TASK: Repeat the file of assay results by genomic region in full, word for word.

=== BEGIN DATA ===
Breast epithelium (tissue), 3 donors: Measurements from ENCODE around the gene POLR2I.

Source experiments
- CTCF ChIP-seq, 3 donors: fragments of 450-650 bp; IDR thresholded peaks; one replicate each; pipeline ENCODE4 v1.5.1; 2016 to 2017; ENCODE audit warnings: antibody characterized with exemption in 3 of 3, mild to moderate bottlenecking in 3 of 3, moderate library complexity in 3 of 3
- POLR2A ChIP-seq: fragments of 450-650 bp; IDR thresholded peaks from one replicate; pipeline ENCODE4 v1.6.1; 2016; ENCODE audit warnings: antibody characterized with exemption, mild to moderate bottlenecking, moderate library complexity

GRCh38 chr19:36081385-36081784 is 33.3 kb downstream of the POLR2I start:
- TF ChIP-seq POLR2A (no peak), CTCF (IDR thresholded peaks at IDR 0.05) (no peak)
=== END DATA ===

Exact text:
Breast epithelium (tissue), 3 donors: Measurements from ENCODE around the gene POLR2I.

Source experiments
- CTCF ChIP-seq, 3 donors: fragments of 450-650 bp; IDR thresholded peaks; one replicate each; pipeline ENCODE4 v1.5.1; 2016 to 2017; ENCODE audit warnings: antibody characterized with exemption in 3 of 3, mild to moderate bottlenecking in 3 of 3, moderate library complexity in 3 of 3
- POLR2A ChIP-seq: fragments of 450-650 bp; IDR thresholded peaks from one replicate; pipeline ENCODE4 v1.6.1; 2016; ENCODE audit warnings: antibody characterized with exemption, mild to moderate bottlenecking, moderate library complexity

GRCh38 chr19:36081385-36081784 is 33.3 kb downstream of the POLR2I start:
- TF ChIP-seq POLR2A (no peak), CTCF (IDR thresholded peaks at IDR 0.05) (no peak)